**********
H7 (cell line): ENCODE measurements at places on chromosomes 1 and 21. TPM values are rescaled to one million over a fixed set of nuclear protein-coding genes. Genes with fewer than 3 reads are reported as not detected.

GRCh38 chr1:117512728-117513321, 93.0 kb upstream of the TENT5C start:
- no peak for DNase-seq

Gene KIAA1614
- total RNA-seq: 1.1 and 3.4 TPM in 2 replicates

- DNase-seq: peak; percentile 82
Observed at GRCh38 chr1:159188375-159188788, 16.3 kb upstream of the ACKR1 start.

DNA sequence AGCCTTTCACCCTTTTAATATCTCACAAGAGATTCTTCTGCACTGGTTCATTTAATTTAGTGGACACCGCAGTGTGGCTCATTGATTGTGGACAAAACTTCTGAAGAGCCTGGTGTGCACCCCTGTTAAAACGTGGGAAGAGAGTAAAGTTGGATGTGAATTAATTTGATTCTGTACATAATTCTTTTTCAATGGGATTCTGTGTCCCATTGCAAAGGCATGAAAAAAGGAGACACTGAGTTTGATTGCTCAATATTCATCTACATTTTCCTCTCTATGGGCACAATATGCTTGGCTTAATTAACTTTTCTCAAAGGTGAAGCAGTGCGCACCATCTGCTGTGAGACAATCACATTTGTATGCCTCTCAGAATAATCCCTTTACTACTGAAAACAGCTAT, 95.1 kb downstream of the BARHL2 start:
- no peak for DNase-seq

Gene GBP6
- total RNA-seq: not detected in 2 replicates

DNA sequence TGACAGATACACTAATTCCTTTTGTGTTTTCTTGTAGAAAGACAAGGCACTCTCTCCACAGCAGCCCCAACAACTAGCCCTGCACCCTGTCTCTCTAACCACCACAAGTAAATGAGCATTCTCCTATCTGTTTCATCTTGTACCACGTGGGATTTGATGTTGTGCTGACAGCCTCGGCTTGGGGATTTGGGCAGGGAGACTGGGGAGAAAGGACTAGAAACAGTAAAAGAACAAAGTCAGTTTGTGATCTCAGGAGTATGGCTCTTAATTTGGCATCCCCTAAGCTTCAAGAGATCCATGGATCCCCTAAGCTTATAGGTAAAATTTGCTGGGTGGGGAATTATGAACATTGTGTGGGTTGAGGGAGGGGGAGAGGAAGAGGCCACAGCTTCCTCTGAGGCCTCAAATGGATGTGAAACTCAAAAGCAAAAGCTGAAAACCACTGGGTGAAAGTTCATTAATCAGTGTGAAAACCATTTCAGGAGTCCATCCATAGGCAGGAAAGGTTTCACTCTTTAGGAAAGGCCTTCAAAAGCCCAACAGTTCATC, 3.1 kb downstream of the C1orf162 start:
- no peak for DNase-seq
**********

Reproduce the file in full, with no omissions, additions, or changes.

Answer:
H7 (cell line): ENCODE measurements at places on chromosomes 1 and 21. TPM values are rescaled to one million over a fixed set of nuclear protein-coding genes. Genes with fewer than 3 reads are reported as not detected.

GRCh38 chr1:117512728-117513321, 93.0 kb upstream of the TENT5C start:
- no peak for DNase-seq

Gene KIAA1614
- total RNA-seq: 1.1 and 3.4 TPM in 2 replicates

- DNase-seq: peak; percentile 82
Observed at GRCh38 chr1:159188375-159188788, 16.3 kb upstream of the ACKR1 start.

DNA sequence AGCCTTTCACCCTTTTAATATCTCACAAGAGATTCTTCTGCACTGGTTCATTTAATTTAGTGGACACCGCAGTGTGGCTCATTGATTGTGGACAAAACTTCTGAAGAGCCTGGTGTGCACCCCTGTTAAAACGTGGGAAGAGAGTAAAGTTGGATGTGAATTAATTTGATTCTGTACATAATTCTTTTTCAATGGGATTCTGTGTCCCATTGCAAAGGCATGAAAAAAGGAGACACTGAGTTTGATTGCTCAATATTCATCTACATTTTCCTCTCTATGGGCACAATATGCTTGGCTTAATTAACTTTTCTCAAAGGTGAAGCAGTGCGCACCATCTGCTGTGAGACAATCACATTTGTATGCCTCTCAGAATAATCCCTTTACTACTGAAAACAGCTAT, 95.1 kb downstream of the BARHL2 start:
- no peak for DNase-seq

Gene GBP6
- total RNA-seq: not detected in 2 replicates

DNA sequence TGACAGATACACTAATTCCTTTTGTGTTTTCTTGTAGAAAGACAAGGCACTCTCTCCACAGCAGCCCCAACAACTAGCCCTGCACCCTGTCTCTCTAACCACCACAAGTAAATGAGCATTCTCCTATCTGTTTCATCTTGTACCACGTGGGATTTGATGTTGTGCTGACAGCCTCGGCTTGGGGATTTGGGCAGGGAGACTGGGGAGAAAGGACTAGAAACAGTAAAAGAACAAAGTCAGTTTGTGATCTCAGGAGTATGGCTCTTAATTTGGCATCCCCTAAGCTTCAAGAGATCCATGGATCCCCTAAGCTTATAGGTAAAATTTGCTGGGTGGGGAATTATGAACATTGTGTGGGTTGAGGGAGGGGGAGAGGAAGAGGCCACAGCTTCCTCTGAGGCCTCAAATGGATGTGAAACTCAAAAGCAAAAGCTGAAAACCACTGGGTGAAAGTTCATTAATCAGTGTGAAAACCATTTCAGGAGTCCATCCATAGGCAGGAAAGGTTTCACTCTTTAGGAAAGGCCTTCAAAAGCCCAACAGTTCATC, 3.1 kb downstream of the C1orf162 start:
- no peak for DNase-seq